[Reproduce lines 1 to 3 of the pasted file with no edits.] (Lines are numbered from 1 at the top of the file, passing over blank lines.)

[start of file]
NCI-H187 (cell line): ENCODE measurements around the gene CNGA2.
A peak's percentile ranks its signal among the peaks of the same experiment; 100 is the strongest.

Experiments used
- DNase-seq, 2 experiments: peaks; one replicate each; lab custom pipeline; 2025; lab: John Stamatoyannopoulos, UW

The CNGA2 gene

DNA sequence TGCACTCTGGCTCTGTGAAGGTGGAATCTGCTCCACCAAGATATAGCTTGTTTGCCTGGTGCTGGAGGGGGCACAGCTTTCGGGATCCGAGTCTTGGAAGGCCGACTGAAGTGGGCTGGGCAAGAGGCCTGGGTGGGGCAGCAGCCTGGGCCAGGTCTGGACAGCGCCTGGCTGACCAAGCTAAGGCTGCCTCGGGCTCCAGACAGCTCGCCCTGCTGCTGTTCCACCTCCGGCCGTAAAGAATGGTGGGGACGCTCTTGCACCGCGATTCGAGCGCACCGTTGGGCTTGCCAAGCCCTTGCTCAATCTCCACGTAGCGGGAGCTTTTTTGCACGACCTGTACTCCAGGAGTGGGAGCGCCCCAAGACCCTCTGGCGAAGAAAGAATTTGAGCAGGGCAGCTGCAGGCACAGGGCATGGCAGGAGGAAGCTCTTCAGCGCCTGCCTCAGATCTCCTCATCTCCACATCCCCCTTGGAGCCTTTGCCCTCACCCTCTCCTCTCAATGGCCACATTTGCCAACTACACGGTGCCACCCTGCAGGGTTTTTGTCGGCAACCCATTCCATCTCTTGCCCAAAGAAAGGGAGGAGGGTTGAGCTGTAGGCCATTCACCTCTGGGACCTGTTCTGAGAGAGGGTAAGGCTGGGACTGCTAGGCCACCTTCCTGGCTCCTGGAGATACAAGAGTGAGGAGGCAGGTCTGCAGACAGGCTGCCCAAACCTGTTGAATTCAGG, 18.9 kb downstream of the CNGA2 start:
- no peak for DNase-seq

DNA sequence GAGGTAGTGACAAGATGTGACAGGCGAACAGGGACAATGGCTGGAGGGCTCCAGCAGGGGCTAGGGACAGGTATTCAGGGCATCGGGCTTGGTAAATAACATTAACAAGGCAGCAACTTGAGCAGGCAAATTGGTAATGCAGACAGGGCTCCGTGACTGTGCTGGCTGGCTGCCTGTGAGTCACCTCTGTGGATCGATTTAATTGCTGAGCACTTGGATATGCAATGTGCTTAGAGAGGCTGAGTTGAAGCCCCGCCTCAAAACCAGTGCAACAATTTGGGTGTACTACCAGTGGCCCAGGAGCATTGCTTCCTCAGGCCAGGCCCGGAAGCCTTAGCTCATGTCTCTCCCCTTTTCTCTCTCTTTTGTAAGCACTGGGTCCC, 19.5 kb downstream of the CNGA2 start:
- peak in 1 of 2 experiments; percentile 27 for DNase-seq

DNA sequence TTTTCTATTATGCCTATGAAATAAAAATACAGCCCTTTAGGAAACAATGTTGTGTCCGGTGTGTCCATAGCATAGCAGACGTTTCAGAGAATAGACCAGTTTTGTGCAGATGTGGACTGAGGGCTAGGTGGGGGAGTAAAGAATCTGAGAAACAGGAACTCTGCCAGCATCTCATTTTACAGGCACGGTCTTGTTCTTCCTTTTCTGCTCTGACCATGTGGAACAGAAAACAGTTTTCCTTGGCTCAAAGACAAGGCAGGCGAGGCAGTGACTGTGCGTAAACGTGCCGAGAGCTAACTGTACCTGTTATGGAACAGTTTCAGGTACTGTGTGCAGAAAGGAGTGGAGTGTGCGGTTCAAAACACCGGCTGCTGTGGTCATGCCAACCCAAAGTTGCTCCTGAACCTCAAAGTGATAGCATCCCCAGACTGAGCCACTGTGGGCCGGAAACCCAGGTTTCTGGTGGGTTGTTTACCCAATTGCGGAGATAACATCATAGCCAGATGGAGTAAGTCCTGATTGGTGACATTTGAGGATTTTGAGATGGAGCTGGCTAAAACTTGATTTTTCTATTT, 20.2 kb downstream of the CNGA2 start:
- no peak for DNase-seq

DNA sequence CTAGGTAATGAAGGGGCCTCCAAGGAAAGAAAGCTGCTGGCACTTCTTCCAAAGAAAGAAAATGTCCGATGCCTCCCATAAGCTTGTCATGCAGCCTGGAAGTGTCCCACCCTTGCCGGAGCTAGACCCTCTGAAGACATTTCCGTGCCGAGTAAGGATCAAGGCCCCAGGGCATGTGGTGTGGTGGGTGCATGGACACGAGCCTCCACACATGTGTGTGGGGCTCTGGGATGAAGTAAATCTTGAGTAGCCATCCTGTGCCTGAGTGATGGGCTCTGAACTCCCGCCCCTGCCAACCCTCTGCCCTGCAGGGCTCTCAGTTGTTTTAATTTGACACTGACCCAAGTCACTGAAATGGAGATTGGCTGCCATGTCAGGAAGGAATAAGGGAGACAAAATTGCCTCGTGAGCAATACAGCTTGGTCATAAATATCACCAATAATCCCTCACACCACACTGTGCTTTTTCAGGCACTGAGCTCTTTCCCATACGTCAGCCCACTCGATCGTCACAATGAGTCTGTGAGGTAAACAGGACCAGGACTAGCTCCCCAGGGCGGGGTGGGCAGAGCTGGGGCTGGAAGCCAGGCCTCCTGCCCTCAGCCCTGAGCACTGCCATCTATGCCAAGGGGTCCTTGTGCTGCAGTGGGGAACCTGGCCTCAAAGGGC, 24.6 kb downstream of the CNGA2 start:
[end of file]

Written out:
NCI-H187 (cell line): ENCODE measurements around the gene CNGA2.
A peak's percentile ranks its signal among the peaks of the same experiment; 100 is the strongest.

Experiments used